21. Vasudha and Gan says:

    Dear Nagesh,

    Hum kya bataaen, dost…..tussi great ho. Your generosity in praise is only matched by the generosity of your spirit. WE BOTH THANK YOU!

  22. Vasudha and Gan says:

    Dear Sandeep Nadkarni ji,

    Many thanks for the very kind words, and for pointing out some additional information…that Rafi saab was just 28 when he recorded this song speaks of his God-given genius and his innate goodness. Thank you once again

  23. Vasudha and Gan says:

    Dear Jay Iyer saab,

    Thank you for your very kind words!! Much appreciated.

  24. Vasudha and Gan says:

    Dear unknow,

    You are so right….there may be many religions, but religious thought and fervour are non-denominational. Goodness is a universal quality, and we all know that Rafi saab was an example of goodness right through his life. This is the goodness that allows someone like Dr. Rahi Masoom Raza to write the cript for a serial like the Mahabarata!!!

    We believe that listening to Rafi saab and trying to emulate his goodness is enough….there’s no need for anything else.

    Thank you for your kind words.

  25. Vasudha and Gan says:

    Dear Devraj ji,

    Many thanks for your very kind words….couldn’t agree more that this is a song for all times, all seasons!!

  26. Vasudha and Gan says:

    Dear Suman ji,

    You’re so right: there isn’t a person in this world who hasn’t experienced the pain and happiness of what’s expressed in that line you’ve quoted. Thanks for your very kind words….you’ve made our day!!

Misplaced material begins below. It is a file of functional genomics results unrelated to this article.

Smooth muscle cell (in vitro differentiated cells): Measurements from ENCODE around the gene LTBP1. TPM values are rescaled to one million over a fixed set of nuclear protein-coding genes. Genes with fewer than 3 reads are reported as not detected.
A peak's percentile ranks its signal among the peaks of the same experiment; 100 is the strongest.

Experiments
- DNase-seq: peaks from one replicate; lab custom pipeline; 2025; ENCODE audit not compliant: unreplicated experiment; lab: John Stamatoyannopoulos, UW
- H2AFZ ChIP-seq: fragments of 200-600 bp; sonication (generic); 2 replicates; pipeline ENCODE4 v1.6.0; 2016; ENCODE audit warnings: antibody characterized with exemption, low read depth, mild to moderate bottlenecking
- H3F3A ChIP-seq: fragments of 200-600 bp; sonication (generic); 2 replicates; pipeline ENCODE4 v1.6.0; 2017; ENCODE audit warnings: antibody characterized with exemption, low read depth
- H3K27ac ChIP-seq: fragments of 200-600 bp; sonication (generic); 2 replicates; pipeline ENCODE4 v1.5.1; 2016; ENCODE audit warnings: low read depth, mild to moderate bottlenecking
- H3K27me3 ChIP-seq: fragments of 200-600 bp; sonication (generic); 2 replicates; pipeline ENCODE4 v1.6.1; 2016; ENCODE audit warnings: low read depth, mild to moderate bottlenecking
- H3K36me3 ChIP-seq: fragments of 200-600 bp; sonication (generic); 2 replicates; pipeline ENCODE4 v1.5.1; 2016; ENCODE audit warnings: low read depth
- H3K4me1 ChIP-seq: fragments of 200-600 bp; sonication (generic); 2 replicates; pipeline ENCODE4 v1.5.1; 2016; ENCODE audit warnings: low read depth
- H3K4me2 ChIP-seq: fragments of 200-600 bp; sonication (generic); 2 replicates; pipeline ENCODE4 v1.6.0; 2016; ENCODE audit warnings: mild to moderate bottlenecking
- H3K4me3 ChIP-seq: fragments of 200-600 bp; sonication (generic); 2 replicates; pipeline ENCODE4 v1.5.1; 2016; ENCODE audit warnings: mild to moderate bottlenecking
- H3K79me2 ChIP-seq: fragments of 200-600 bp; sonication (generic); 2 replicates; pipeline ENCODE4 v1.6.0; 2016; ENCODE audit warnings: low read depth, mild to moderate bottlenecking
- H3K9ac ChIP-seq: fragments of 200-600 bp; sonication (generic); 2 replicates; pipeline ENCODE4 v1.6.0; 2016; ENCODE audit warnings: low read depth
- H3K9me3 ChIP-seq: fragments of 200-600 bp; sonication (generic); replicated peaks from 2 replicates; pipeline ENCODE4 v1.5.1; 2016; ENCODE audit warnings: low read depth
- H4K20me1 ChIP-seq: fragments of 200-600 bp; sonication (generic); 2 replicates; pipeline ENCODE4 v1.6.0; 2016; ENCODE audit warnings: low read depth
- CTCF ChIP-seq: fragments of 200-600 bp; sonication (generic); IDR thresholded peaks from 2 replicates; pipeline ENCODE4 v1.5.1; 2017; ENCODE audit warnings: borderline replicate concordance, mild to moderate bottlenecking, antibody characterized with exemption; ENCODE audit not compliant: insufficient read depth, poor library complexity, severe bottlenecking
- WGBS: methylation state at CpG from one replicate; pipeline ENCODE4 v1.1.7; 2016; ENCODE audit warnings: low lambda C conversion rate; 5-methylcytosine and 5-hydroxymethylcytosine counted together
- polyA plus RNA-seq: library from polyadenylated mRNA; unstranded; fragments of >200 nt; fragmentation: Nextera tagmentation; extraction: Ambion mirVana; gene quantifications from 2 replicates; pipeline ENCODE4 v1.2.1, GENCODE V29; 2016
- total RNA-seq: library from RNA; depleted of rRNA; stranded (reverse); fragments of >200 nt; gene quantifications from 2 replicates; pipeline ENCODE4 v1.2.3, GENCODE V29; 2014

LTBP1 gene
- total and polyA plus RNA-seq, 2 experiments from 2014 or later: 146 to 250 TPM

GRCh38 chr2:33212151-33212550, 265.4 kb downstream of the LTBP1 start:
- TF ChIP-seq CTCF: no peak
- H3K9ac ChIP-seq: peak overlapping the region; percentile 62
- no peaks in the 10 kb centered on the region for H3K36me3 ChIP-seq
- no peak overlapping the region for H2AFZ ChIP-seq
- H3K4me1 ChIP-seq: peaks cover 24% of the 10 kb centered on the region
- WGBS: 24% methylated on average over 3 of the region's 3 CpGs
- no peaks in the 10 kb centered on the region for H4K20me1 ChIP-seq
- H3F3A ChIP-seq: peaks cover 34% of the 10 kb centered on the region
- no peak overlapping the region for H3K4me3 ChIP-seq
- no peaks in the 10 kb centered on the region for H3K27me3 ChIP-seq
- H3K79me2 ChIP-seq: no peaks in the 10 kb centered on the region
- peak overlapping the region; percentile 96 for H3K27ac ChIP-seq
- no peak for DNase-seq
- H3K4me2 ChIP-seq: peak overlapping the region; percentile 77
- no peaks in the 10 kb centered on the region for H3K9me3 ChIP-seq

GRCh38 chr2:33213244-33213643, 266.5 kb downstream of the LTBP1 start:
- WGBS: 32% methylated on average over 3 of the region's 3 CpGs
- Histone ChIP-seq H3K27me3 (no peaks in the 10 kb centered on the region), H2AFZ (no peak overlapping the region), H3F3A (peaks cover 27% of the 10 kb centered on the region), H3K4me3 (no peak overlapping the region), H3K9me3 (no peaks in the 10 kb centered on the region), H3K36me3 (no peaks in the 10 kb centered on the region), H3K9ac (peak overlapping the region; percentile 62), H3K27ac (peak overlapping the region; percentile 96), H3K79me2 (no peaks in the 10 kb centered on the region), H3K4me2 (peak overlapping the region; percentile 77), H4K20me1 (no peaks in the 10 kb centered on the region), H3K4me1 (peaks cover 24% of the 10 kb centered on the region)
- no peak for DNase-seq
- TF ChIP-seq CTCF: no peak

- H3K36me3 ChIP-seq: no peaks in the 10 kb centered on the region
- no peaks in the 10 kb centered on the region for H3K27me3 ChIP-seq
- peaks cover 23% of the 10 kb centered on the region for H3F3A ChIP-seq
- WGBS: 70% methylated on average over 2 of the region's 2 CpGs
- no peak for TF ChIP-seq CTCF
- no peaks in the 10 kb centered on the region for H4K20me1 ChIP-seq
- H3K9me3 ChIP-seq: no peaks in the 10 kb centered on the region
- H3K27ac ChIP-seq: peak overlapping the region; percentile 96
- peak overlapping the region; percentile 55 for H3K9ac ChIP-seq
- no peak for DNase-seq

27. Vasudha and Gan says:

    Dear Vinatha,

    Thank you so very much…yes, isn’t it amazing that because of Rafi saab’s legacy, we make new friends all the time!!

  28. Vasudha and Gan says:

    Dear Vinit,

    Thank you so much….much appreciated!!

  29. Vasudha and Gan says:

    Dear Bina,

    Whenever you write, a gentle kindness shines through that makes what you say even more important than what you’re writing about.

    Thanks for a most wonderful comment; we both thank you, dddiiiiilllll se, as you’d say!

  30. Vasudha and Gan says:

    Dear malavika,

    Our heartfelt thanks for your warm compliments!! And thanks for sharing your thoughts….this is getting better and better!!

  31. Vasudha and Gan says:

    Dear Siva ji,

    Thanks for your very kind words, and yes! great suggestion. Both of us would love to have an original (cleaned up) recording of this song that we can preserve for ever!!

  32. Vasudha and Gan says:

    Dear Bijoor saab,

    That was lavish praise indeed!! Thank you from the bottom of our hearts. The additional information is great, one of us (Gan) has certainly not heard this song in the wee hours of the morning, but we will!!

    Once again, thank you.

  33. Vasudha and Gan says:

    Dear Sal,

    Thank you so much for the very kind words, we appreciate it!

  34. Vasudha and Gan says:

    Dear Narayan saab,

    Vasudha and Gan thank you so much for your words of encouragement – considering the leadership you’ve shown in keeping us Rafi fans together, this is a small effort on our part. Thank you again.

  35. Vasudha and Gan says:

    Dear Sudhir ji,

    Thanks for sharing your experience and for your kind words…much appreciated.

  36. Vasudha and Gan says:

    Dear Ashish Pradhan ji,

    Thanks so much for the kind words, and for the additional anecdote!! You have enriched the enjoyment of this song even further – thank you from the bottom of our hearts!!

  37. Vasudha and Gan says:

    Dear Anoop,

    Thanks for such a lavish compliment. We’ll continue to write, as long as you continue to sing Rafi saab’s romantic numbers like you do!! You da best, sir!!

    Vasudha and Gan

  38. Vasudha and Gan says:

    Pravin Hirani ji,

    Many thanks for your kind words….glad it brought back fresh memories of this great song!!